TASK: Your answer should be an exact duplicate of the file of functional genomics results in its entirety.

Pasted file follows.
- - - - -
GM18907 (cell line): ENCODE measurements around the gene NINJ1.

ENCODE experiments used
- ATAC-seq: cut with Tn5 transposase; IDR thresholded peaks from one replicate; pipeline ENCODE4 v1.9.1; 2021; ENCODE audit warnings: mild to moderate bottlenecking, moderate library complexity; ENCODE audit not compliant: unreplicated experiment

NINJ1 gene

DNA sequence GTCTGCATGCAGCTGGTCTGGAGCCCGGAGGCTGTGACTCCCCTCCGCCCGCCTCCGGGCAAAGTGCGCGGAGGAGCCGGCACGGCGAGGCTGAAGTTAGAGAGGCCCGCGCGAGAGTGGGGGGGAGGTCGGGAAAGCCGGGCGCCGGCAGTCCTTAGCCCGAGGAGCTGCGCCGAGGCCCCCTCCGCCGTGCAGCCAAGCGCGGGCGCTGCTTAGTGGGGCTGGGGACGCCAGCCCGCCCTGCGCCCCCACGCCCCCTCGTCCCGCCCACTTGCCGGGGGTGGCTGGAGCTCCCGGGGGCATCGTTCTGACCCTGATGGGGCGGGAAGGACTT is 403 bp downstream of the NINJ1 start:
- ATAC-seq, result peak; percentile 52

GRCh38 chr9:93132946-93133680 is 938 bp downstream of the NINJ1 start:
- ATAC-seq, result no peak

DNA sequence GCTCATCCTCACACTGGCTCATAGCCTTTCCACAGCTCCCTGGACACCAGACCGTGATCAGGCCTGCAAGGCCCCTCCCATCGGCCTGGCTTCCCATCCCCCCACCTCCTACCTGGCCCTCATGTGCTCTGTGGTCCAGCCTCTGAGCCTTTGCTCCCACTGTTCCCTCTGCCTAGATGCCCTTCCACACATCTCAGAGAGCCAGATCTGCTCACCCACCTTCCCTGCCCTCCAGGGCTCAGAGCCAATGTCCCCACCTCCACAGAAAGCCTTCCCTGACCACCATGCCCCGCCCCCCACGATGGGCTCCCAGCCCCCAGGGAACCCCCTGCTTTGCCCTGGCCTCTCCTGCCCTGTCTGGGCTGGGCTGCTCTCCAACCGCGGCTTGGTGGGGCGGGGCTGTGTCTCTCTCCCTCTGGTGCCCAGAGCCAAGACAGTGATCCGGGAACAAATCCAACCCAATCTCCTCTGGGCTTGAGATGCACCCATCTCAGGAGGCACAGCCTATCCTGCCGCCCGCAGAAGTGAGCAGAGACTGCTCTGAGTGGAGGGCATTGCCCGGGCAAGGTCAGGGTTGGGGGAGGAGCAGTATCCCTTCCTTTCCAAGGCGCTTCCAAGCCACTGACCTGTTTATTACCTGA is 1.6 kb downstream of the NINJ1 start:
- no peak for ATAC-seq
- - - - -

GM18907 (cell line): ENCODE measurements around the gene NINJ1.

ENCODE experiments used
- ATAC-seq: cut with Tn5 transposase; IDR thresholded peaks from one replicate; pipeline ENCODE4 v1.9.1; 2021; ENCODE audit warnings: mild to moderate bottlenecking, moderate library complexity; ENCODE audit not compliant: unreplicated experiment

NINJ1 gene

DNA sequence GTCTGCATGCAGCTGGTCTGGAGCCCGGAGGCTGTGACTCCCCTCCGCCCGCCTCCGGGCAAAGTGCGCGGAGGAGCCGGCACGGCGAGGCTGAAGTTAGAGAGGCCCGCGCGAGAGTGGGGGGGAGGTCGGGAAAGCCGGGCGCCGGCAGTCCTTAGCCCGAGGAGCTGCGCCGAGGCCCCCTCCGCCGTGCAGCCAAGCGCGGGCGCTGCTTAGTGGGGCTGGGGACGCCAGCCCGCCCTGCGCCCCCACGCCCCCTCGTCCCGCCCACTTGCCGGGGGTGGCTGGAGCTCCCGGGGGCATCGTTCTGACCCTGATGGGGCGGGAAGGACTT is 403 bp downstream of the NINJ1 start:
- ATAC-seq, result peak; percentile 52

GRCh38 chr9:93132946-93133680 is 938 bp downstream of the NINJ1 start:
- ATAC-seq, result no peak

DNA sequence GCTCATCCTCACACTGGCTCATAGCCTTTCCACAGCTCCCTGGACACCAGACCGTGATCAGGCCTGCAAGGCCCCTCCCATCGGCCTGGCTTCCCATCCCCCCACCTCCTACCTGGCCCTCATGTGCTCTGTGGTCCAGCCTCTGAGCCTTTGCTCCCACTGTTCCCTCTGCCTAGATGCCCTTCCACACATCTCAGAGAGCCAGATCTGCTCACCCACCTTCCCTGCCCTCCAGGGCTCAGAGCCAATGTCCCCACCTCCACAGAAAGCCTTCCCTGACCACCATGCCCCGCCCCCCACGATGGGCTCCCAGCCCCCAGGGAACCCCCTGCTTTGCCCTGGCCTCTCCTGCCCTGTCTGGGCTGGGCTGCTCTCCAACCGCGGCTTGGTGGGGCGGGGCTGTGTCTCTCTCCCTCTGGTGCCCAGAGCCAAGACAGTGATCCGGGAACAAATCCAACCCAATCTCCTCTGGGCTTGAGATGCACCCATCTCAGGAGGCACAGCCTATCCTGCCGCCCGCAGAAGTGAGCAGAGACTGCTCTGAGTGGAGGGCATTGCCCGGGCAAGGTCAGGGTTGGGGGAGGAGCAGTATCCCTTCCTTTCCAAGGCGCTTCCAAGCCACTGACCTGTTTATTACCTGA is 1.6 kb downstream of the NINJ1 start:
- no peak for ATAC-seq